Another fascinating means of finding information for your LDS family search is by reading old letters and diaries from your ancestors. Maybe you have a box of letters bound in rubber bands, or bundled up and tied up with string that were written by your parents, grandparents or some other relatives stored in your attic or in a closet at the back of your house. In that box of hidden treasures you may find an old diary left by one of your ancestors. By reading these old letters and diaries, you will be surprised at the interesting information about your family’s history hidden within the pages.
The wealth of information written within the pages of old letters and diaries is widely recognized by genealogists all over the world. However, some of you may be wondering what to do if members of your family didn’t keep a diary, or the letters between family members weren’t passed to younger generations. There is hope for you, because the diaries and letters of your relatives neighbour’s will give you the family news and neighbourhood gossip about what went on in their friends’ daily lives. There are several ways to find these treasures for your LDS family search.
Where to Start Looking
If you are looking to find diaries and letters of friends and neighbours of your ancestors, a wonderful way to begin your search is by checking out one of several reference guides containing information on published diaries. Here are a few guides to help you begin your search: American Diaries, which is an annotated listing of published journals and diaries, written by Nancy Pries, Laura Arksey, and Marcia Reed, published by Gail Research group of Detroit MI, 1983-1987; A bibliography of diaries, translated into English by Christopher S. Handley, published by Hanover Press, 2008; Covered Wagon Woman: Diaries and Letters from the Western Wagon Trails, Kenneth Holmes publisher unknown, 1840-1890. To find more wonderful resources for diaries and letters, visit the Google books web site at http://www.googlebooks.com. The only downside to reading published diaries is that the editor has often made minor changes to the original text, which makes you wonder what the author of the original journal actually said, versus the edited version.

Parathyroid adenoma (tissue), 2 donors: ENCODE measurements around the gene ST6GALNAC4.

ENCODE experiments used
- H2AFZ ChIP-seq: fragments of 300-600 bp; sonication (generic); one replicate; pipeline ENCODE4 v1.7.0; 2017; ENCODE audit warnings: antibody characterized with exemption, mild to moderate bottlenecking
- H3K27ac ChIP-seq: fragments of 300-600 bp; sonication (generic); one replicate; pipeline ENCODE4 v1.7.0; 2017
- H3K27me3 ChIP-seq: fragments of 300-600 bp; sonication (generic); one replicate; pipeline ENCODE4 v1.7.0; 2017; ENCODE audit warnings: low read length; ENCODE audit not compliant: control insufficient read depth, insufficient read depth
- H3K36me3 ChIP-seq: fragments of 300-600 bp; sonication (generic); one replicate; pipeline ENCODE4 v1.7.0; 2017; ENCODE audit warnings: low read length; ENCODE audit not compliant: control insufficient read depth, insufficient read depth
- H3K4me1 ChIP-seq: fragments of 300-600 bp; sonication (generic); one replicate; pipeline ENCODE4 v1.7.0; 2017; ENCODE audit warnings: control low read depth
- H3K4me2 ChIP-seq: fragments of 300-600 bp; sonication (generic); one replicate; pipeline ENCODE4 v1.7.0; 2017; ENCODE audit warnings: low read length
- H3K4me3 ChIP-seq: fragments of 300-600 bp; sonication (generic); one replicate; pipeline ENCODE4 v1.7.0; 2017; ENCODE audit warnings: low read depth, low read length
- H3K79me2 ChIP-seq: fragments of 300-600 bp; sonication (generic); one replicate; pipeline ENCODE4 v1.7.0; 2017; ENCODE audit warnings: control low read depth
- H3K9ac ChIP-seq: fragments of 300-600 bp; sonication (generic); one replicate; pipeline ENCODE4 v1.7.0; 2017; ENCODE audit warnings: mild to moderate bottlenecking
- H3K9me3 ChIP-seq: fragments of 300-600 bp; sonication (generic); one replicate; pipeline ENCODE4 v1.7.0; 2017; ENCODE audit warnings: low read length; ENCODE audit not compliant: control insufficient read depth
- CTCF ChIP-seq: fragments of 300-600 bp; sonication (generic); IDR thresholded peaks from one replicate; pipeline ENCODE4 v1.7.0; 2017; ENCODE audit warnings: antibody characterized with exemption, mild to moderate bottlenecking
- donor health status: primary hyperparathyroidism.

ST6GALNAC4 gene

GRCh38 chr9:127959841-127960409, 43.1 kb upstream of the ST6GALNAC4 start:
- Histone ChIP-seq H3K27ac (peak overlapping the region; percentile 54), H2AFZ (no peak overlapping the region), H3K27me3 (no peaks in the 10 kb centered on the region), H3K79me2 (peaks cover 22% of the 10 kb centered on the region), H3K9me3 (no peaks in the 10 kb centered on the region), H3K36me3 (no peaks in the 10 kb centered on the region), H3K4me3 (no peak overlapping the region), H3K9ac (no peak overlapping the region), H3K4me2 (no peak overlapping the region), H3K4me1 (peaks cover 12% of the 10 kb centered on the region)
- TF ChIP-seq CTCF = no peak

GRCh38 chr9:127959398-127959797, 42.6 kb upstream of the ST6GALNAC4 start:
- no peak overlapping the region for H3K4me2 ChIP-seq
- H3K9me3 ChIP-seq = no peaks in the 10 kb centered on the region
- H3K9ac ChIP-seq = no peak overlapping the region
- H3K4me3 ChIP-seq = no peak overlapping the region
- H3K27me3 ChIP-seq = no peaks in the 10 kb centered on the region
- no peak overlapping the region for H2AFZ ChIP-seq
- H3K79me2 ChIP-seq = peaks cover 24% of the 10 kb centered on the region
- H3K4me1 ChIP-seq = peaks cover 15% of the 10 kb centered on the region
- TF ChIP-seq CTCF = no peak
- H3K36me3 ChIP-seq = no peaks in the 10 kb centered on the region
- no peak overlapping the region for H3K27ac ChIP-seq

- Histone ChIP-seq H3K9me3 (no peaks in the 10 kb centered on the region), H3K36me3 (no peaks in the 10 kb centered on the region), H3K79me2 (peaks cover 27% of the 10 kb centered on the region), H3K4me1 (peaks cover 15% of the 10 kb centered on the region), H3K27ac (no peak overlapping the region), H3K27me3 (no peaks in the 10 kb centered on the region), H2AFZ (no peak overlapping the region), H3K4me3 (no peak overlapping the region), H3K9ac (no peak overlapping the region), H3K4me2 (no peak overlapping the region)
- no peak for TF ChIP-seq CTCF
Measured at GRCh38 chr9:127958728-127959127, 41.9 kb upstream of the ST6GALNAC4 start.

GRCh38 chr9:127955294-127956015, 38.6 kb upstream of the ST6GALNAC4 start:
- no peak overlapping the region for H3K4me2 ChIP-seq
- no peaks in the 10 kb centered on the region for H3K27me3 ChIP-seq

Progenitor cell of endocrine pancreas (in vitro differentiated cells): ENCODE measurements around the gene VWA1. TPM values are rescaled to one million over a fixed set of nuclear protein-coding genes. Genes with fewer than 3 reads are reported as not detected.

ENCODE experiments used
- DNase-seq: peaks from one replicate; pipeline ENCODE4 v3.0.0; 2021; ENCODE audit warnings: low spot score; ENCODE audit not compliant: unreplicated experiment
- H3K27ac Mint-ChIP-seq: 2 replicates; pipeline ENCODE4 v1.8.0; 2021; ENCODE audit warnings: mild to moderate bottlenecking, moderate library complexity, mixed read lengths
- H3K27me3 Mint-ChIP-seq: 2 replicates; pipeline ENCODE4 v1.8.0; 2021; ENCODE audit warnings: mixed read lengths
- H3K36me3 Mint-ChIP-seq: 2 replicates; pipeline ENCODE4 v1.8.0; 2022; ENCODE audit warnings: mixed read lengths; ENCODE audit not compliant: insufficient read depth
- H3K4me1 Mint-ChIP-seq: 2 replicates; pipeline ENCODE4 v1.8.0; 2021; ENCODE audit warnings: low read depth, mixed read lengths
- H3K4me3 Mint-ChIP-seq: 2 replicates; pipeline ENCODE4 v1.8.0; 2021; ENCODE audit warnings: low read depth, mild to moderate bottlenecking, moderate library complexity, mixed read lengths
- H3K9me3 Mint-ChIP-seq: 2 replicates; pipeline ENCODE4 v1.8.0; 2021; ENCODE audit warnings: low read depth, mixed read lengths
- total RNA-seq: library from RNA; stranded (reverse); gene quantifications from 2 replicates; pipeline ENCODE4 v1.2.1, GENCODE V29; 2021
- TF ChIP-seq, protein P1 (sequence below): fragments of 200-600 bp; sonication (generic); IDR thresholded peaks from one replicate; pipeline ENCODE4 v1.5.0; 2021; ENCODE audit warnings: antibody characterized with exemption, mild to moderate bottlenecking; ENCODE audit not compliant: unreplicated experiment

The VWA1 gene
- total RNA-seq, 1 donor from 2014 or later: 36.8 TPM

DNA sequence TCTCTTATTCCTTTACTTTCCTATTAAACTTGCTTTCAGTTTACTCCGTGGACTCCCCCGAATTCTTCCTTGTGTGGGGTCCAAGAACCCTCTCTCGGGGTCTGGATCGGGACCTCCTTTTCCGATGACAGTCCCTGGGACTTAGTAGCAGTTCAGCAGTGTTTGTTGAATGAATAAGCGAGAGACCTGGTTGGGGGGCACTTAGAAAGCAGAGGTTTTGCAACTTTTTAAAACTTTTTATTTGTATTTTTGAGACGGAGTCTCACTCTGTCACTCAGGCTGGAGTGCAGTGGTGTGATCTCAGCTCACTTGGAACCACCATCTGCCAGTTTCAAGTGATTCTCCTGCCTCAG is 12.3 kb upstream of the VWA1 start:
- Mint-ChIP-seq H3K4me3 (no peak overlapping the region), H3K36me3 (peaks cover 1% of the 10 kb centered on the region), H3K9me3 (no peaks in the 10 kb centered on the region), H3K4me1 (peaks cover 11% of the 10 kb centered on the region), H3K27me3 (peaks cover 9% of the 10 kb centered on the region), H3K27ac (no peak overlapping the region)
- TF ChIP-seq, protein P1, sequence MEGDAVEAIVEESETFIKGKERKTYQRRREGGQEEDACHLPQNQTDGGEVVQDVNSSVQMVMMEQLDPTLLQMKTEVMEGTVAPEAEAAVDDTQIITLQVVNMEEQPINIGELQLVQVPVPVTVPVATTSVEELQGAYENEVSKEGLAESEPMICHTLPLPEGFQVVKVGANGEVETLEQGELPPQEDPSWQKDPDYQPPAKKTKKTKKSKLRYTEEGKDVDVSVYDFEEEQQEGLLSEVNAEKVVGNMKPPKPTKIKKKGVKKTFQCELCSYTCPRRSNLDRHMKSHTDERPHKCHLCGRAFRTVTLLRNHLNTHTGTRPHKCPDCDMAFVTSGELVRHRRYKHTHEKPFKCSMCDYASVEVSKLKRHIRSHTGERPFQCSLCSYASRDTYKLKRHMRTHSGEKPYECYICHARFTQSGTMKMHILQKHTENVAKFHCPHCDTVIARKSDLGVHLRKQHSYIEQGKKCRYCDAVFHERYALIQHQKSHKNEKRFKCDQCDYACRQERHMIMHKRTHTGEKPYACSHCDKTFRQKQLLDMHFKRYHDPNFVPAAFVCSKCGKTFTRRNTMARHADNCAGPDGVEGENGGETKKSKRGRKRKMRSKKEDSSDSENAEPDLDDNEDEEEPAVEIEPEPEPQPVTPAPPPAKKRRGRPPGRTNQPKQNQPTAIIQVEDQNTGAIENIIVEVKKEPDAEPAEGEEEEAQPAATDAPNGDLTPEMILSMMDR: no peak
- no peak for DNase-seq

Finding Unpublished Diaries
For your LDS family search, you can also find several diaries that have been unpublished. The Library of Congress produces a catalogue of unpublished diaries called the National Union Catalogue of Manuscript collections, (NUCMC), where you can find an annotated listing of unpublished diaries and letters. Many libraries and collections are making these unpublished manuscripts available online, some by subscription only, and others are located through public libraries and universities. When conducting your online search, it may help you to search these diaries and letters by family name. This is important, because it will narrow down your search results so that you can find exactly what you are looking for. More and More libraries, universities, historical societies and individuals are uploading their diaries and letters to the Internet to make them more accessible to genealogists and the general public. Another great resource for finding family diaries and letters is your local historical society or library, because some people will not publish these items through the LOC or other outlets, because these items are of general interest to people living in a specific geographical location.
Here is a little advice on reading through these diaries and letters once you have found them. Although some of the information may be written in short notations, instead of complete sentences, it is better to read between the lines, to make that person come alive for you. Even if someone makes a note such as “gathered wood for the fire place,” this is his or her role in the family. Also, use a magnifying glass so you can see the fine print, because paper was scarce in early days, so the person had to write small letters to put as much information on as little paper as possible. Find out if the diaries or letters have been transcribed, because these may be easier to read, although you may want to have the original with you to compare against the transcript.